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Movie Review: ‘The Human Centipede (First Sequence)’

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The Human Centipede (First Sequence)

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Originally released in 2010, The Human Centipede (First Sequence) capitalizes on movies such as the Hostel and Saw series, only upping the amount of humiliation and torture inflicted upon the film’s victims. The end goal of this Dutch flick is not death but rather at creating a horrible hell in life so that each victim yearns for death. Although not easy to watch by any stretch of the imagination, The Human Centipede (First Sequence) pushes the horror genre into new territory that will easily alienate the squeamish and mortify the hardcore.

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Coproduced, written, and directed by Tom Six, The Human Centipede (First Sequence) starts with a man (later identified as Dr. Heiter, played by Dieter Laser) who follows a trucker who has pulled over to take a dump deep in a forest. Heiter watches as this man begins to do his business, only to shoot him with a tranquilizer dart from a rifle.

The movie then cuts to two girls, Lindsay (Ashley C. Williams) and Jenny (Ashlynn Yennie), American tourists on their way to a new club somewhere in Germany. The girls’ car breaks down (flat tire). Naive and inexperienced, the girls seek help with their predicament, but from the beginning things are all wrong. For example, the first Samaritan who stops to help is a dirty old man who thinks the girls are porn stars. The girls eventually find themselves deep in the forest, where it is raining. Fortunately, they spot a house. Unfortunately, it is the house of Dr. Heiter.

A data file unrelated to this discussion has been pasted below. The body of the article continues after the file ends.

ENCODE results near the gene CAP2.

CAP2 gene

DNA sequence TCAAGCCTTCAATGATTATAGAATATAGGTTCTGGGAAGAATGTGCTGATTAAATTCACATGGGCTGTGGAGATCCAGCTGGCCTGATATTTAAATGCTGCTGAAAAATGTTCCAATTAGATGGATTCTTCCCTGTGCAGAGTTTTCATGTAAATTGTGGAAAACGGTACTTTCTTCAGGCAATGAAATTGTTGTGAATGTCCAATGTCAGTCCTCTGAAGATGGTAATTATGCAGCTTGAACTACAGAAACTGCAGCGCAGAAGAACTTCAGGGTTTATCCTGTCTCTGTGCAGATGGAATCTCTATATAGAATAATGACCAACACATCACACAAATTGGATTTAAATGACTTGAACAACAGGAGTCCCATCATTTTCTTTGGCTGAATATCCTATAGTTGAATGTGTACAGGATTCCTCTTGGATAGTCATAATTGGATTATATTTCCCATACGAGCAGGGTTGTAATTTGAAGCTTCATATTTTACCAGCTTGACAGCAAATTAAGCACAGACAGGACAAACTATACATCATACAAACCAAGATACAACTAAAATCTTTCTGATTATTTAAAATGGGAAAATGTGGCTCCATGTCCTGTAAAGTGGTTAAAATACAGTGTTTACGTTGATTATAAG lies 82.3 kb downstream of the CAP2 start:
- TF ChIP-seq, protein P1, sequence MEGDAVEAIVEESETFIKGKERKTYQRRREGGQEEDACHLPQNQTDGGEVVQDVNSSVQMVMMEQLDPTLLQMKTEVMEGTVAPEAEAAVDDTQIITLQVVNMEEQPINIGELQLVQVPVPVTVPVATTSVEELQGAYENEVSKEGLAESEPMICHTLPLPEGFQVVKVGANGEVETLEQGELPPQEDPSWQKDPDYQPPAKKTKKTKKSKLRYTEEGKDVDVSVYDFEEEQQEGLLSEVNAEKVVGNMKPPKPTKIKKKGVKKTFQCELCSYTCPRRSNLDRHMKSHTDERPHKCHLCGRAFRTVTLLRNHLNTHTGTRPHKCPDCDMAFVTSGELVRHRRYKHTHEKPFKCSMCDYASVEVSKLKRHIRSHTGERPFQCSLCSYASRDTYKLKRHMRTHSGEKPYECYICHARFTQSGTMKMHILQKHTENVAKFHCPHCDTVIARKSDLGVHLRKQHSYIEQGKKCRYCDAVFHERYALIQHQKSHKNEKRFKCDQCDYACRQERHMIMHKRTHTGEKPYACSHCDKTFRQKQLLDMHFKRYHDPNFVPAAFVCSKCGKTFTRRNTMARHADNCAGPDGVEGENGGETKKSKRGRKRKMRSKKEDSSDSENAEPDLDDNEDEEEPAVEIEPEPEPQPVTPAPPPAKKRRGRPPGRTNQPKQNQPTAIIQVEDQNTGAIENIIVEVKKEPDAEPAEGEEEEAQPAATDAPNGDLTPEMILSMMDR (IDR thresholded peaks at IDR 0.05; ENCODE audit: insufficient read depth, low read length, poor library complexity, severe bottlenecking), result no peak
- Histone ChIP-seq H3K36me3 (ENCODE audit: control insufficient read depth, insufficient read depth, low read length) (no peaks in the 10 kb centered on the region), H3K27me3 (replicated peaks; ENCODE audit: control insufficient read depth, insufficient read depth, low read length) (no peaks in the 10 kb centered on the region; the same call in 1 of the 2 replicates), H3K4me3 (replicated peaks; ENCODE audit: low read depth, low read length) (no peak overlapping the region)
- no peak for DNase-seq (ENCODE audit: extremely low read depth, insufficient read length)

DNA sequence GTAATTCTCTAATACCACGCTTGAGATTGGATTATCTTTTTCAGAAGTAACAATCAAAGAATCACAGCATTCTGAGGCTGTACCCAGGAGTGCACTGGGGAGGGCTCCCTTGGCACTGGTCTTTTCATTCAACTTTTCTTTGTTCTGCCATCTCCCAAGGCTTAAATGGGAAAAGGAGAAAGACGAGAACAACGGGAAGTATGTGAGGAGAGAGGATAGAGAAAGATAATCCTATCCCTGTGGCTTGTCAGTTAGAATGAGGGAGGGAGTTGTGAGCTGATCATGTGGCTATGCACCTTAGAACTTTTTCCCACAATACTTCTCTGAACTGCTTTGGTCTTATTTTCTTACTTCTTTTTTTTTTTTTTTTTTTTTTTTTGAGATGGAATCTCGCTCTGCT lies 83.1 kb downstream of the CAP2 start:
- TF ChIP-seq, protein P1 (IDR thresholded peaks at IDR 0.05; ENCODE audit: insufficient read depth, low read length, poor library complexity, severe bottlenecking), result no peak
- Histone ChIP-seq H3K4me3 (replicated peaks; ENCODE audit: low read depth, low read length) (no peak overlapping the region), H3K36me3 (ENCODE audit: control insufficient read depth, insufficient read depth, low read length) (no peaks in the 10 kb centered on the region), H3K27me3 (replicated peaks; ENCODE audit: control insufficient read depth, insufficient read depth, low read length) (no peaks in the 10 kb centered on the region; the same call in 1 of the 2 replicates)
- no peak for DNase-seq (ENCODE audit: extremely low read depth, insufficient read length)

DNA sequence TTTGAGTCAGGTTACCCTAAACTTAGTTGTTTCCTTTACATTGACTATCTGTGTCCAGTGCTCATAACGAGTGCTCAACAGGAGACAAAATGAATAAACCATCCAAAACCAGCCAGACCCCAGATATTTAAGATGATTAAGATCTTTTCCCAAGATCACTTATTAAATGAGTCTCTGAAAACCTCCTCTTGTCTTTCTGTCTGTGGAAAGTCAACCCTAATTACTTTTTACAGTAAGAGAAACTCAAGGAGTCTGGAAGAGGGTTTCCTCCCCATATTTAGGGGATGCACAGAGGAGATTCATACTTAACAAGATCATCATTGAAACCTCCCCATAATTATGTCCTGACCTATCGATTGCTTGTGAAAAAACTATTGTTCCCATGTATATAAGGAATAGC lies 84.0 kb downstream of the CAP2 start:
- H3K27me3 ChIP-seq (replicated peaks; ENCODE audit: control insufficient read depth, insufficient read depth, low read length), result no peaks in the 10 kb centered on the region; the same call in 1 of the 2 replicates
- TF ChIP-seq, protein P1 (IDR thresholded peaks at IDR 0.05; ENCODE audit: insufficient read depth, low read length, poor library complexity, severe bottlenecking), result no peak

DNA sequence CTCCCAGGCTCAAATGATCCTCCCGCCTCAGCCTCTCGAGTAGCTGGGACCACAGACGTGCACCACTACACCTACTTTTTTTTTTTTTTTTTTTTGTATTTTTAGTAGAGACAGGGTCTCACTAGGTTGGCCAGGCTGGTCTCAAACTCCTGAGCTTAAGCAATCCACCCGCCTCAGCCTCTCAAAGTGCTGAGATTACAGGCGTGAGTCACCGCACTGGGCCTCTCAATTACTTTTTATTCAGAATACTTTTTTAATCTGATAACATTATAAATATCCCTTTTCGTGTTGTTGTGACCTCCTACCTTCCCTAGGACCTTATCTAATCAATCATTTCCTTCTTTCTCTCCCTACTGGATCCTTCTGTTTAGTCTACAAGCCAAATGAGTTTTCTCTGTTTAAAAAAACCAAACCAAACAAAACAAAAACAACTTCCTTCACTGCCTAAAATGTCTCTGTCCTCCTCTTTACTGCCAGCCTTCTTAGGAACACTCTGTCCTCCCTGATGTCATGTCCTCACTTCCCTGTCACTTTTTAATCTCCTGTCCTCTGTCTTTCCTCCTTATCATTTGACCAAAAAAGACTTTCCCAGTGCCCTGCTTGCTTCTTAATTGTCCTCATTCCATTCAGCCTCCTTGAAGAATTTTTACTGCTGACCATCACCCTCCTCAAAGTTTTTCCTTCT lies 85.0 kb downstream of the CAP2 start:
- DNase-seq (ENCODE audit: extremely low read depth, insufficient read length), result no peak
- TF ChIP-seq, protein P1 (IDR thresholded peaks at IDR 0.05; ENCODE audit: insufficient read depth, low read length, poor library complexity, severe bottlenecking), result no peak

A once-respected surgeon whose specialty was separating Siamese twins, Dr. Heiter has now isolated himself in his house and is hopelessly insane. He quickly captures both girls by drugging them with a “rape drug” and straps them on beds within his laboratory, where we once again meet up with the trucker. It turns out the trucker is “not compatible” with the girls, so Heiter kills him. Heiter then secures a compatible subject, Katsuro (Akihiro Kitamura), a Japanese tourist.

Heiter’s goal is to assemble a “human centipede” by breaking all the victim’s knees so that they cannot stand (they can only crawl) and hooking them together from mouth to anus, so that they all share a similar digestive track. The bulk of the film focuses on the assembly and training of Heiter’s signature creature. The sequences are startlingly brutal and repulsive, particularly when the “head” of the centipede (Katsuro) is forced to eat from a bowl like a dog and later must defecate into the mouth of the center of the centipede, Jenny, who in turn must then do the same to Lindsay.

The final reel of the movie has a couple of German detectives investigating the various disappearances around Dr. Heiter’s home and the surrounding forest. Heiter attempts to poison both detectives, as he needs to find replacements for both girls (Lindsay’s skin is rejecting the surgery). However, both men, although weakened, stand against the good doctor, in the process discovering the hideous experiment that is the human centipede. The film’s ending is particularly brutal, with the fate of the sole survivor left a mystery.

The Human Centipede (First Sequence) is purely exploitive horror, and much like its predecessors will leave most audiences dumbfounded and disgusted. However, as each generation of horror continues to push the genre’s limits, The Human Centipede (First Sequence) may in the future serve as a stepping stone much like movies such as The Last House on the Left, I Spit on Your Grave, The Hills Have Eyes, and the aforementioned Saw and Hostel. Interestingly, there is little blood and gore in the movie. Like movies such as The Texas Chainsaw Massacre, The Human Centipede (First Sequence) relies on taut sequences in which what is hinted drives the imagination into deeper terrors no visual could ever achieve. For this alone, The Human Centipede (First Sequence) is essential viewing to those seeking out the boundaries of extreme horror and terror. Be warned, however, that this flick is not for the faint of heart. It does leave scars.

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